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Discussion in 'Safety First!' started by J Ravi, Jun 11, 2010.

  1. Whenever people see bullet coming they anyways know that something huge is coming from the ''grrr-grrr'',sound...:evilsmile and give way...
    2 people like this.
  2. teky

    teky Esperto

    Exactly - Especially within the City where the biker move criss-cross depending on their mood. If you hit them unknowingly the first question they ask is Why didn't you honk? People are so much used to honking here and it's going to be extremely difficult unless there is a fundamental change in road behavior.
    2 people like this.
  3. PatchyBoy

    PatchyBoy Esperto

    Totally agree with the bit in bold.

    Was being dropped home in the company cab the other day after a troubleshooting session at 3:00 AM. The driver insisted on honking every few minutes, though there was not a soul in sight. When I asked him what he was honking for, he smiled and casually replied -" To stay awake" :A :A

    Last edited: Nov 16, 2012
    2 people like this.
  4. rishike007

    rishike007 Esperto

    Pune- Mumbai
    Grande Punto 1.2
    This is really a good move.... when this will be implimented in Pune????? God Knows...
  5. shams

    shams Esperto

    i too honk for the above three reasons only but i end up honking atleast 25-30 times in a 45min-1 hr drive during peak traffic hours. can't help it as thats how people drive here.. i have noticed that road manners are quite worse in hyd and chennai when compared to bangalore!

    - - - Merged Post - - -

    very true.. it does make a difference if we drive slowly!!
  6. Surya

    Surya Superiore

    Namma Bengaluru
    No matter the size of the vehicle here.. Horns really matters a lot. Last time i heard a loud noise from behind as if a huge Lorry is coming from behind when i saw in the mirror it was a bike for my surprise.. People are using it as a assault weapon or a firing gun for all those encounters in the urban jungle like - Bengaluru traffic :hit its a must have accessory :evilsmile
  7. Pauleralil

    Pauleralil Regolare

    Actually i enjoyed riding the bullet most when my horn was not there:) mostly because i would never go beyond 50km/hr and thats when you hit the sweet spot of the RE 350 STD..

    Once i moved to EC it was altogether a different ball game with BMTC buses running amok after SILK board signal.. The traffic at Bommanahalli signal gives me a nervous breakdown with the horns honking all together... the other danger were the signals jn and vehicles from service road.. even if you have the green signal there would be some vehicles cutting your path from the service road.. I always fear getting hit by some cabs while crossing the hosa road signal.. its total lawless signal i have seen in my life
  8. ramjn

    ramjn Staff Member Janitor

    Linea 1.3
    This is a good move but, I also doubt if this would really yield any good results from the road users. Like teky said, Indians are so much used to honking. Over 90% of the population here won't even know that honking is unethical. They believe strongly that honking and driving is the safest way to drive. If this needs to be changed, it has to start from the bottom (I mean the infrastructure and licensing needs to be streamlined). This will not be of much use if they just start penalizing without even creating any awareness.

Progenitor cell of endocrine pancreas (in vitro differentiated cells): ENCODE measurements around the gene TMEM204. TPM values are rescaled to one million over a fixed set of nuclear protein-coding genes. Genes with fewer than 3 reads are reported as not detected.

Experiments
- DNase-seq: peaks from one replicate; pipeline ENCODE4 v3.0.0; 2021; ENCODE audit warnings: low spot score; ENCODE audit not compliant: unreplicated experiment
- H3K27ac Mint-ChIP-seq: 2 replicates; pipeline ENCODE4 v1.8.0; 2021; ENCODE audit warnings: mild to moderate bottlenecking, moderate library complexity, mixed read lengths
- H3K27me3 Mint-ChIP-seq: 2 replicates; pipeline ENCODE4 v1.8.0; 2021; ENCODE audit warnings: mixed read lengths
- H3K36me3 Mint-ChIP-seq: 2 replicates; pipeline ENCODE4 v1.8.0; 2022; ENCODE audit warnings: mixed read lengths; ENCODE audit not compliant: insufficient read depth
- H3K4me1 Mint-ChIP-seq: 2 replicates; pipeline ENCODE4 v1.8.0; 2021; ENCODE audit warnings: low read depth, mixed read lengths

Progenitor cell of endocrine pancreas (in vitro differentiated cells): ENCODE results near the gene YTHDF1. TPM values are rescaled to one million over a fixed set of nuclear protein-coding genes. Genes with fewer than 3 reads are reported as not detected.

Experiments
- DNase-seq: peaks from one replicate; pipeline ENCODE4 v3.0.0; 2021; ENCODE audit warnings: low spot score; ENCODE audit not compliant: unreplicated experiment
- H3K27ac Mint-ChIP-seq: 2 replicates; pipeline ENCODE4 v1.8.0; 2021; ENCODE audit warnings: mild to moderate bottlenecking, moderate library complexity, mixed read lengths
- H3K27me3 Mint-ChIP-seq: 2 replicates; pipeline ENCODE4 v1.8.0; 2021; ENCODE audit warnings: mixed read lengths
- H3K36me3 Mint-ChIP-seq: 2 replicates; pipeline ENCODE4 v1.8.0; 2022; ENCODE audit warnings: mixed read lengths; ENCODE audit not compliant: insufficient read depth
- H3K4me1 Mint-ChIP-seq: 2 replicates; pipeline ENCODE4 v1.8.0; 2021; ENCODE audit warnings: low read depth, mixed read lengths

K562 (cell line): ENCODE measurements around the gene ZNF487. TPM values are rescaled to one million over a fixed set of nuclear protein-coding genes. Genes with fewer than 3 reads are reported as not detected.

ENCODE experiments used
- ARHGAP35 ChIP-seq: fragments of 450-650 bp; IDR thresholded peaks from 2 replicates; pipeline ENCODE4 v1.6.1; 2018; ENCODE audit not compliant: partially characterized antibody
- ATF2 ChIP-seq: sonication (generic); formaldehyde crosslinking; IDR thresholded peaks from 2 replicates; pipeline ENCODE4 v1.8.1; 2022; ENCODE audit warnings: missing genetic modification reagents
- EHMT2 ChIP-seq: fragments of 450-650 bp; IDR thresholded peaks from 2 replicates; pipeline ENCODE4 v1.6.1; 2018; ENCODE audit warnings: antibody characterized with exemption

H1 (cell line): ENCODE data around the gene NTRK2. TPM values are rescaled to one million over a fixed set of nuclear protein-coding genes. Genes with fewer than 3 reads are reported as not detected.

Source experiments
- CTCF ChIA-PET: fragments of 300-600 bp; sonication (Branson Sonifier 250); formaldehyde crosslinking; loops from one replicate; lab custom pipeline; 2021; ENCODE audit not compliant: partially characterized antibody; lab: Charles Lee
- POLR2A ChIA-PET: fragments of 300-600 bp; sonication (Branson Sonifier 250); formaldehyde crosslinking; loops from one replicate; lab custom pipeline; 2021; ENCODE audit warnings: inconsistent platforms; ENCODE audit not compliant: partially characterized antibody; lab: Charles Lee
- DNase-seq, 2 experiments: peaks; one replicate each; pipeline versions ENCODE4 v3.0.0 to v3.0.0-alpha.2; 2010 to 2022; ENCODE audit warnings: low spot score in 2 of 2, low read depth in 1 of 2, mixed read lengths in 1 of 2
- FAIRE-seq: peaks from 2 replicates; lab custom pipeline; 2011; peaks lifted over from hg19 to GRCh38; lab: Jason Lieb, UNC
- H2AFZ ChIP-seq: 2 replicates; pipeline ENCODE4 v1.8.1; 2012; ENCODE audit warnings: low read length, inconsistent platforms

On a side note, many days I have driven without honking even once in Chennai city. This is really possible if we drivers, have some patience. :)
    Last edited: Nov 16, 2012
    2 people like this.
  9. VahanPujari

    VahanPujari Staff Member Janitor

    Unfortunately, there are few fundamental differences in other countries and India. Across the world, there is much more land than the heads whereas in India, there are more heads than land, not literally (population density in other countries is far far lesser than India). Here, you'll find all footpaths are overflooded and people are walking on the road as if they are roaming in a garden, completely deaf to everything as if they own the roads and are the kings. Skywalks made specifically to reduce these overflooding on the road are usually empty and not used, as people do not want to take trouble of climbing it but prefer to overflood the roads.

    What you guys are saying is possible in posh upmarket areas like South Mumbai and likewise. There you can observe any kind of discipline in honking or others. Consequently, what your driving instructor advised you is correct from his view point and from the environment he is coming from.

    There are not less than 5 incidents with me and that too in my apartment complex. When I was driving out of the apartment complex very slowly respecting the people walking in front of the car, when my car passed nearer to them, they shouted "arey horn to bajao, Horn bhi nahi bajata hai". This happened not less than 5 times.

    That's the issue. The problem is the above and several similar items where horn is necessary constitutes more than 95% of our driving in the city !
    1 person likes this.
  10. sungoa2010


    In Goan roads usage of horn is minimal compared to many other places.
    1 person likes this.

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